California’s ban on the possession of large-capacity magazines (LCMs) for firearms was upheld Tuesday when the U.S. Court of Appeals for the Ninth Circuit reversed a district court ruling that invalidated the ban.
The LCM ban was passed in 2016 and enjoined in 2017, awaiting the resolution of Duncan v. Bonta. Following the ruling made by Judge Roger Benitiz of the U.S. District Court for the Southern District of California that the ban violated Californians’ Second Amendment rights.
More than four years later, California Attorney General Rob Bonta, called the Ninth Circuit’s 7-4 reversal in Duncan v. Bonta a victory for public safety.
“Gun violence is an epidemic in this country, but laws like our ban on large-capacity magazines are common-sense ways to prevent this violence, including devastating mass shootings,” Bonta said.
According to a press release published by the California’s Office of the Attorney General Tuesday, LCMs are firearm magazines that carry more than 10 rounds of ammunition, and pose a significant threat to public safety by allowing gunmen to easily shoot many rounds in a very short period of time without the need to reload.
“I’m thankful to the court for giving this case a second look, and confirming what we know to be true: our laws keep Californians safe while allowing law-abiding gun owners to exercise their constitutional rights,” Bonta said.
In California, it has been illegal to manufacture, import, keep or offer for sale, give, or lend LCMs since 2000. It has been illegal to purchase and receive them since 2013. Proposition 63, which California voters passed in 2016, added a ban on the possession of LCMs.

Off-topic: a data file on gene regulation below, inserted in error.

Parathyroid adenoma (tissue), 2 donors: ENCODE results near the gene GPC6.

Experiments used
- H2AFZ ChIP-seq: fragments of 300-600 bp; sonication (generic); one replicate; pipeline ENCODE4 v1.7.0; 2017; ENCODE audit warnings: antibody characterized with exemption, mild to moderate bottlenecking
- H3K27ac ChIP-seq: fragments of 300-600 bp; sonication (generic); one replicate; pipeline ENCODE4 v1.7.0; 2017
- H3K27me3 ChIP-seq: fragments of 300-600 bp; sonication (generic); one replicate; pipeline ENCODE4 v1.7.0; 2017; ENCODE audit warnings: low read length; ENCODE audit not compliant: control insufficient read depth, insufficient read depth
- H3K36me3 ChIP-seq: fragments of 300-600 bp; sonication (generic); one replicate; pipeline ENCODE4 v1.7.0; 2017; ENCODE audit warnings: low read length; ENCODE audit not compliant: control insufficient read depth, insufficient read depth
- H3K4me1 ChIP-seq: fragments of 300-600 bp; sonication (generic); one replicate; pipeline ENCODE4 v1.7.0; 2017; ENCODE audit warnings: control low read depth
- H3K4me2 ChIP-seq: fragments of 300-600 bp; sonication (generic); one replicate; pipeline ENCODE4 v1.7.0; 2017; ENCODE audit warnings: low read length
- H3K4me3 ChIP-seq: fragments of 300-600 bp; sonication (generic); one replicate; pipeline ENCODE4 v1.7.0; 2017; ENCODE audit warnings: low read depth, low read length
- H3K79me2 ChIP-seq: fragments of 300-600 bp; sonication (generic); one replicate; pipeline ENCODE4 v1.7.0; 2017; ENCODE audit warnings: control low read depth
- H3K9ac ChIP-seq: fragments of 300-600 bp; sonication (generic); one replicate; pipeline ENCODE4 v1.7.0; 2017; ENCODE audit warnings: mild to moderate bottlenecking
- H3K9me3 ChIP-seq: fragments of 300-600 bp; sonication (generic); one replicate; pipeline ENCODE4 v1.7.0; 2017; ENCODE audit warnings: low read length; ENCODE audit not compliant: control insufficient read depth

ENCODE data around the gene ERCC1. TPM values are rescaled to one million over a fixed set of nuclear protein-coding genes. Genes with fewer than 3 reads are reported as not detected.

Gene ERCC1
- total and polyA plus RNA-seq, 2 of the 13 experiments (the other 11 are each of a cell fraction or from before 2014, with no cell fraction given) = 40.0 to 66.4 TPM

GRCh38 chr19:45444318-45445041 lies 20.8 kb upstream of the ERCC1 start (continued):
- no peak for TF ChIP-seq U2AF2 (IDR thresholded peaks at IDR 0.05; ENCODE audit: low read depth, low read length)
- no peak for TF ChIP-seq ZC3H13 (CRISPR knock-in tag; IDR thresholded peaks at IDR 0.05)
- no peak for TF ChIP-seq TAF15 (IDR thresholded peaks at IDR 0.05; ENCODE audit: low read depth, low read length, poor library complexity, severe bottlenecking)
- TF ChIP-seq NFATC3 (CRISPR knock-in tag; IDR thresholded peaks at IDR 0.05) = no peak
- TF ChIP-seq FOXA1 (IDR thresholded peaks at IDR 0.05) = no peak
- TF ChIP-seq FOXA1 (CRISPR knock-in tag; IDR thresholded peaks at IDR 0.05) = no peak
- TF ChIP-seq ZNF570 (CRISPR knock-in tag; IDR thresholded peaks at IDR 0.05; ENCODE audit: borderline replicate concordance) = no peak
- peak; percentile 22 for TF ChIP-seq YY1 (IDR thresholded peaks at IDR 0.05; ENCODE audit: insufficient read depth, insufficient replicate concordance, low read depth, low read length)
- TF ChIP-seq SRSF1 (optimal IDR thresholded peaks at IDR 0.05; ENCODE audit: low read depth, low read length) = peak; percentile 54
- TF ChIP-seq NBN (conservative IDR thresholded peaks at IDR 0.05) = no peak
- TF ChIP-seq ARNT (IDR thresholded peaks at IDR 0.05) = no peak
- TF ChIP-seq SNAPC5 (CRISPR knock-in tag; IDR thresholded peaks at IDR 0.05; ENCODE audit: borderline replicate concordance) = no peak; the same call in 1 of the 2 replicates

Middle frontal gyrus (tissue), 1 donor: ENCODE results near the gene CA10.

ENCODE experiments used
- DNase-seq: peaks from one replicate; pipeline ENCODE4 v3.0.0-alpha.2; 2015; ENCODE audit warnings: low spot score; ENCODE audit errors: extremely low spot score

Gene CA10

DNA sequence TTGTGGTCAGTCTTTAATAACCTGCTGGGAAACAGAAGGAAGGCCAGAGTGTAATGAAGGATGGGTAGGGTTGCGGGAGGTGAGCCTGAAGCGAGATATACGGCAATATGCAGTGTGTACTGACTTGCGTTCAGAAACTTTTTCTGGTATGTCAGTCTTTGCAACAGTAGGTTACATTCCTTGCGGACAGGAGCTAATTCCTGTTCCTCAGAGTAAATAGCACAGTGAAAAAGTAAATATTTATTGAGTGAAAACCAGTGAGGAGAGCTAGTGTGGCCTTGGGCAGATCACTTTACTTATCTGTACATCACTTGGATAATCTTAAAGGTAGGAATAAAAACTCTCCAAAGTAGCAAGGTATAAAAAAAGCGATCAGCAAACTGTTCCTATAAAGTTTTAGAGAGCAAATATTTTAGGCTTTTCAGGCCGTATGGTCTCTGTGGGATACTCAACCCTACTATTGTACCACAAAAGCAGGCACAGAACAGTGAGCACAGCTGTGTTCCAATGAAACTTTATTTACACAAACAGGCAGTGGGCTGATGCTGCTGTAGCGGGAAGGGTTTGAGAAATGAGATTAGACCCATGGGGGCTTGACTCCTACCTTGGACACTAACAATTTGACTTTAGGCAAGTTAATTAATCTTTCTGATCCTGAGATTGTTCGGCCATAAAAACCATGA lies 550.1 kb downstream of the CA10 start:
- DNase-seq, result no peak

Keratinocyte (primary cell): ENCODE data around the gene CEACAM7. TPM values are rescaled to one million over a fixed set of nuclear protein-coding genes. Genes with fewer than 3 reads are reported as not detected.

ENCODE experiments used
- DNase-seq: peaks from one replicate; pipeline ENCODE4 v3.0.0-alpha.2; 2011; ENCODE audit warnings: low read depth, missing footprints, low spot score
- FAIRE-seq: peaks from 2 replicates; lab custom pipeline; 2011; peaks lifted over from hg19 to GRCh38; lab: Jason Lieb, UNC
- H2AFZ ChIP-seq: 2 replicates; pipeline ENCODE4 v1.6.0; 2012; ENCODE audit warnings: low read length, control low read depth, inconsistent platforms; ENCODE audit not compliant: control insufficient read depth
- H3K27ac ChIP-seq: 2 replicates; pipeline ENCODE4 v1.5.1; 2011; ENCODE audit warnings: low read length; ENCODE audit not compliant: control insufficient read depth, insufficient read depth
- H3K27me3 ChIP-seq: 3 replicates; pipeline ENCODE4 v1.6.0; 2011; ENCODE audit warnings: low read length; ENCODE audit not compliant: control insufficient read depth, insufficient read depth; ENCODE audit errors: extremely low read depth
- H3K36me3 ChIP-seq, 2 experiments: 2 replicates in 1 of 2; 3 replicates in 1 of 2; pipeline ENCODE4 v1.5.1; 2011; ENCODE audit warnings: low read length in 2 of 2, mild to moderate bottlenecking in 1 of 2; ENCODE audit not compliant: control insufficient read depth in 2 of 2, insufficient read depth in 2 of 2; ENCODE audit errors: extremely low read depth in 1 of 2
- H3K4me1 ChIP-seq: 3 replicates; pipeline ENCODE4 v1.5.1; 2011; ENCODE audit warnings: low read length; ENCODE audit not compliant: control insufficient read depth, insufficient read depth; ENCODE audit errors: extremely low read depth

In 2017, the district court enjoined the possession ban from taking effect, pending resolution of the Duncan lawsuit. However, the ban on the sale, purchase, manufacture, importation, or acquisition of LCMs remained in effect during the appeal.
The Ninth Circuit stated in Tuesday’s majority opinion that the ban on LCMs supports the state’s efforts to curb the harm and tragedy of mass shootings.
“[I]n the past half-century, large-capacity magazines have been used in about three-quarters of gun massacres with 10 or more deaths and in 100 percent of gun massacres with 20 or more deaths, and more than twice as many people have been killed or injured in mass shootings that involved a large-capacity magazine as compared with mass shootings that involved a smaller-capacity magazine,” the court wrote.
Gov. Gavin Newsom joined Bonta in applauding the Ninth Circuit’s decision, tweeting, “Weapons of war don’t belong on our streets. This is a huge victory for the health and safety of all Californians.”